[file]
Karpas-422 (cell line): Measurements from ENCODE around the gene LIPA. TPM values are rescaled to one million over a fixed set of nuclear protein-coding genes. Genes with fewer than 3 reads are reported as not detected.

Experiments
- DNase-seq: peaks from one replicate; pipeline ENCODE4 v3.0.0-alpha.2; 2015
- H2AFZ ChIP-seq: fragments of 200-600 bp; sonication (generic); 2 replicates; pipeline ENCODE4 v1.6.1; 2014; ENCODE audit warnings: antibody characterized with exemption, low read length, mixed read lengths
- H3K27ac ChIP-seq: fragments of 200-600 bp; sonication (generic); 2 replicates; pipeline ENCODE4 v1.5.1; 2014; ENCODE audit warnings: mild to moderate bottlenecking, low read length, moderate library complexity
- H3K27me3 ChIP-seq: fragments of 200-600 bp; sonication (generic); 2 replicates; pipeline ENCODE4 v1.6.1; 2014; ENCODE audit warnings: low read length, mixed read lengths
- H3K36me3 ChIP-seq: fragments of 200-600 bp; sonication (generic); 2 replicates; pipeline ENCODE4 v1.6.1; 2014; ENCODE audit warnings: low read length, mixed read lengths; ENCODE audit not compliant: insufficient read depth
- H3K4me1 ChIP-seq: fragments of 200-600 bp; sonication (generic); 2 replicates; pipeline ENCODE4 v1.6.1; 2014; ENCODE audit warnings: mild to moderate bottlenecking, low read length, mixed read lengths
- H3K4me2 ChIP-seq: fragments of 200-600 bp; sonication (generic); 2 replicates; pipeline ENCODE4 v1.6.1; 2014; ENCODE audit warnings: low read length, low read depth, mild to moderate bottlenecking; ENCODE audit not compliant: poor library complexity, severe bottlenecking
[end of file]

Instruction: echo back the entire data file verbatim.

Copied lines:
Karpas-422 (cell line): Measurements from ENCODE around the gene LIPA. TPM values are rescaled to one million over a fixed set of nuclear protein-coding genes. Genes with fewer than 3 reads are reported as not detected.

Experiments
- DNase-seq: peaks from one replicate; pipeline ENCODE4 v3.0.0-alpha.2; 2015
- H2AFZ ChIP-seq: fragments of 200-600 bp; sonication (generic); 2 replicates; pipeline ENCODE4 v1.6.1; 2014; ENCODE audit warnings: antibody characterized with exemption, low read length, mixed read lengths
- H3K27ac ChIP-seq: fragments of 200-600 bp; sonication (generic); 2 replicates; pipeline ENCODE4 v1.5.1; 2014; ENCODE audit warnings: mild to moderate bottlenecking, low read length, moderate library complexity
- H3K27me3 ChIP-seq: fragments of 200-600 bp; sonication (generic); 2 replicates; pipeline ENCODE4 v1.6.1; 2014; ENCODE audit warnings: low read length, mixed read lengths
- H3K36me3 ChIP-seq: fragments of 200-600 bp; sonication (generic); 2 replicates; pipeline ENCODE4 v1.6.1; 2014; ENCODE audit warnings: low read length, mixed read lengths; ENCODE audit not compliant: insufficient read depth
- H3K4me1 ChIP-seq: fragments of 200-600 bp; sonication (generic); 2 replicates; pipeline ENCODE4 v1.6.1; 2014; ENCODE audit warnings: mild to moderate bottlenecking, low read length, mixed read lengths
- H3K4me2 ChIP-seq: fragments of 200-600 bp; sonication (generic); 2 replicates; pipeline ENCODE4 v1.6.1; 2014; ENCODE audit warnings: low read length, low read depth, mild to moderate bottlenecking; ENCODE audit not compliant: poor library complexity, severe bottlenecking